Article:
The Macedonia offense, which had struggled all tournament but scored 45 points in the first half, couldn’t keep up with Navarro’s onslaught. And with the Gasol brothers almost outrebounding Macedonia by themselves, Spain was just too much for the underdogs.

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Gasols Lead Spain Into Quarterfinals

HANG TIME HEADQUARTERS – The three matchups in Group E action Friday at EuroBasket 2011 did not disappoint. Defending champion Spain flexed its muscle yet again, Germany bowed up to the challenge against Turkey and France and Lithuania delivered on the promise of an absolute thriller.

On top of that, spots in the quarterfinals were clinched in the process …

Spain 84, Serbia 59 (Box Score)

Any questions about Pau Gasol‘s complete recovery from his struggles during the NBA playoffs should be clear to anyone watching him in this competition. He joined his younger brother Marc Gasol in punishing Serbia from start to finish as Spain secured its ticket to the quarterfinals in a runaway. Pau finished with 26 points, 15 in the first half, while Marc countered with 20 points and 10 rebounds.

While this wasn’t necessarily a rematch of the 2009 gold medal game, won going away by Spain, it was a reminder for Serbia and every other team in this competition just how powerful Spain can be when they have two healthy Gasols and our main man “The Stockbroker,” Juan Carlos Navarro, clicking along with the rest of a deep and talented roster. Navarro finished with 14 points.

Serbia knocked off Spain in the quarterfinals at last year’s World Championships in Turkey, when Pau Gasol was out injured. It wasn’t even close this time around. “We played a great game for 40 minutes,” Spain point guard Jose Calderon said. “We were concentrated from the start. Everybody was ready to help each other. “We all wanted to stop (Serbia point guard Milos) Teodosic and we did that. It was a great victory. We have to be proud of holding a great team like Serbia to 59 points, but we have to continue to work hard because we have more games to play.”

Two of Spain’s other NBA players, Calderon and Rudy Fernandez, joined the Gasols and Navarro in the starting lineup. Calderon played a turnover-free 20 minutes and finished with eight points, five rebounds and three assists. Fernandez showed off his versatility, with five rebounds, three assists two steals and the play of the game, a wicked first-quarter block of a Milan Macvan layup.

Germany 73, Turkey 67 (Score)

The hero’s cape is usually reserved for Dirk Nowitzki and he did his part, draining four straight free throws to seal this huge, stay-alive win for Germany. But he had company in the fourth quarter of this one. Philipp Schwethelm did his damage from distance, scoring 11 of his 14 points in the fourth quarter, including three huge 3-pointers.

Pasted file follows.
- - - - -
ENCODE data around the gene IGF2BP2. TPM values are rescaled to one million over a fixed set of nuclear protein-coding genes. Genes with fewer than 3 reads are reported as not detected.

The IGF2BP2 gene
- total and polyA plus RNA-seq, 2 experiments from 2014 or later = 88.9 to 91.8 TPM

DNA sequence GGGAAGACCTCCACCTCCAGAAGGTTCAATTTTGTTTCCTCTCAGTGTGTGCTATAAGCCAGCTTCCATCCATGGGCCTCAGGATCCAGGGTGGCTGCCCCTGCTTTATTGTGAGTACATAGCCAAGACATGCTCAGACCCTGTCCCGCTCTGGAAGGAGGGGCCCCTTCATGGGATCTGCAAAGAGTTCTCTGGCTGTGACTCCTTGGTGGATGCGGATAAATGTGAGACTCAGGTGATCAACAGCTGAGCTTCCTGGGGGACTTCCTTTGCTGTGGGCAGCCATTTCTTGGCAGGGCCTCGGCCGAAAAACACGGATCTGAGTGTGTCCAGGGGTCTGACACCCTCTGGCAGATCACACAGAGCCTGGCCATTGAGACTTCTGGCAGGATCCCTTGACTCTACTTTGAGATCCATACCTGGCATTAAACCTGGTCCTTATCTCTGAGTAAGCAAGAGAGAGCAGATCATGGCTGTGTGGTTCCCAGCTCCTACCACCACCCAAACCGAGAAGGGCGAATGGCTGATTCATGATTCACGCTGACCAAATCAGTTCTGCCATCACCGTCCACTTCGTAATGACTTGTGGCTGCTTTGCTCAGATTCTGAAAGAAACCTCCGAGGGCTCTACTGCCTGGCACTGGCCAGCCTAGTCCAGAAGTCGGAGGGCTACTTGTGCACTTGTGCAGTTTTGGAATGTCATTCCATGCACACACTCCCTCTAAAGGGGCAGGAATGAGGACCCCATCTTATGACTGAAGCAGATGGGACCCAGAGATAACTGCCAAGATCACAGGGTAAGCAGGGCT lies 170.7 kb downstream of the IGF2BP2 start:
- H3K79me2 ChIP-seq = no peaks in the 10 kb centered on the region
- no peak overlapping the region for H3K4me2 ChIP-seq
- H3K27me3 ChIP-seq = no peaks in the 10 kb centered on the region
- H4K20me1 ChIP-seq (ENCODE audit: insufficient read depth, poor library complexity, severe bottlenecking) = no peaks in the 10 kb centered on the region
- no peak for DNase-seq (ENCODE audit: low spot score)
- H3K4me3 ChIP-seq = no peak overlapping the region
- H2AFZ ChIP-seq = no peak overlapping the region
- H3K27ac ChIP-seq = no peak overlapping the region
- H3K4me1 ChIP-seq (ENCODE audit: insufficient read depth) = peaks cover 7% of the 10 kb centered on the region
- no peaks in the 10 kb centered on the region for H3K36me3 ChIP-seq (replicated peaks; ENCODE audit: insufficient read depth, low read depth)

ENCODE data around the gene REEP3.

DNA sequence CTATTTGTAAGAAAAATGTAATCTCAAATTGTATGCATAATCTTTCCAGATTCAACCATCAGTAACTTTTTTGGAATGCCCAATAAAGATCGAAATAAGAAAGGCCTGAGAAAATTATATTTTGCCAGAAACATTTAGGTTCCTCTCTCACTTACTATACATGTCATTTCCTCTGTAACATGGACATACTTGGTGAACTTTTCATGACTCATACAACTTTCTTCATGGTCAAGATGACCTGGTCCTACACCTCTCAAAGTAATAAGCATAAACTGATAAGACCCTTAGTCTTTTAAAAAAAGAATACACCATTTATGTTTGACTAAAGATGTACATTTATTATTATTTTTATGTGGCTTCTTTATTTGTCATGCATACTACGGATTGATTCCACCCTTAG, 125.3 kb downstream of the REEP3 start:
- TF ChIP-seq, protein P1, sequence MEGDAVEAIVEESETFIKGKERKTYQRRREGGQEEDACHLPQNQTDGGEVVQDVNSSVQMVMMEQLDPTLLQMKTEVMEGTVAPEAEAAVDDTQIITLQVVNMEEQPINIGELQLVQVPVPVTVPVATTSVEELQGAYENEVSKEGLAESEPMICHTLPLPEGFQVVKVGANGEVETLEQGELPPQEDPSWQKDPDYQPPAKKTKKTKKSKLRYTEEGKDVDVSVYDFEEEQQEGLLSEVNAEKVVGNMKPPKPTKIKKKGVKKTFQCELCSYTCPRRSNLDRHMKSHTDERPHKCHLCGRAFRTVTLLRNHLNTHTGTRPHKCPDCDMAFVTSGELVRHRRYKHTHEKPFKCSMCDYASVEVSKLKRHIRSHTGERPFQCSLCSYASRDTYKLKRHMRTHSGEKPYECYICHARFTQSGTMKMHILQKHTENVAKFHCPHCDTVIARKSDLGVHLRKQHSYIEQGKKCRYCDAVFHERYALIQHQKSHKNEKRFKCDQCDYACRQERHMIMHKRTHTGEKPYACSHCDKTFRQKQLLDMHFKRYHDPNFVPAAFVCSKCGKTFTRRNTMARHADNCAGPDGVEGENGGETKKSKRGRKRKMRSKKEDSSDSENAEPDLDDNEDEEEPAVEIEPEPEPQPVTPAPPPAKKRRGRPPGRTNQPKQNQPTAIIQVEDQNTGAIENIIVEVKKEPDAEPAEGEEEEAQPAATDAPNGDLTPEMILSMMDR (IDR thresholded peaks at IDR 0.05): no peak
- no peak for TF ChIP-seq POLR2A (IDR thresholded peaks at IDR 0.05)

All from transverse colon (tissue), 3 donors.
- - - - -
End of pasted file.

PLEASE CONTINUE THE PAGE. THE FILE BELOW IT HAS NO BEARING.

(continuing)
The win sends Germany into Sunday’s showdown with Lithuania with a chance to advance to the elite eight of this competition, with another gutsy, comeback effort like this one. “We played our worst first half of the summer but we only trailed by a few points at the break,” Schwethelm said. “In the second half we made big shots and we won.”

Chris Kaman had 20 points and seven rebounds to power Germany inside against a formidable group of big men at work for Turkey. Nowitzki dealt with foul trouble throughout the game but still managed to score 19 points.

Omer Asik and Enes Kanter are the two big men from Turkey we were talking about. And they were rugged in this game. Asik finished with 19 points and 11 rebounds while managed 11 points and three rebounds. They still have a showdown with Serbia on tap this weekend, a game they’ll need their bigs to dominate if they want to win. And Sunday’s game against Serbia is a must-win if Turkey wants into the quarterfinals (they also need Germany to lose

France 73, Lithuania 67 (Box Score)

The best way to avoid the drama of the complex tiebreaker system to advance to the quarterfinals is to stay perfect, which is exactly what France did by outlasting Lithuania before a hostile, host-nation crowd at Vilnius Arena. We haven’t mentioned him before now, but Nando De Colo (you’ve got to love that name) was spectacular. He led France with 21 points, five steals and four rebounds. He scored 13 of his points in the fourth quarter to help seal the deal.

Tony Parker came through with another solid effort, scoring 19 points. Joakim Noah‘s work on the glass (game-high 13, six offensive), though, was particularly crucial in such a hostile environment. Noah will have his hands full Sunday when France takes on Spain and the Gasol brothers, so it’s probably a good thing that he is cranking it up now.

With their quarterfinals slot already locked down, Friday’s game was yet another opportunity for France to prove their mettle. “For us, this is our biggest performance in Lithuania,” France coach Vincent Collet said. “To do it in Vilnius, in front of this crowd means that we are a real team. Nando made very big shots that helped us get back in front.”

After riding a red-hot 3-point shooting performance to victory over Serbia in their last game, when they shot 11-for-20 from distance, Lithuania’s shooters came back to earth against France. They made just seven of their 23 attempts from that range Friday. If not for solid outings from Simas Jasaitis (13 points) and Jonas Valanciunas (12 points), this one might not have stayed as tight as it did down the stretch.

*** The six teams in Group F will back on the court Saturday, starting with Georgia-Finald, F.Y.R. Macedonia-Slovenia and finishing up with Greece-Russia. ***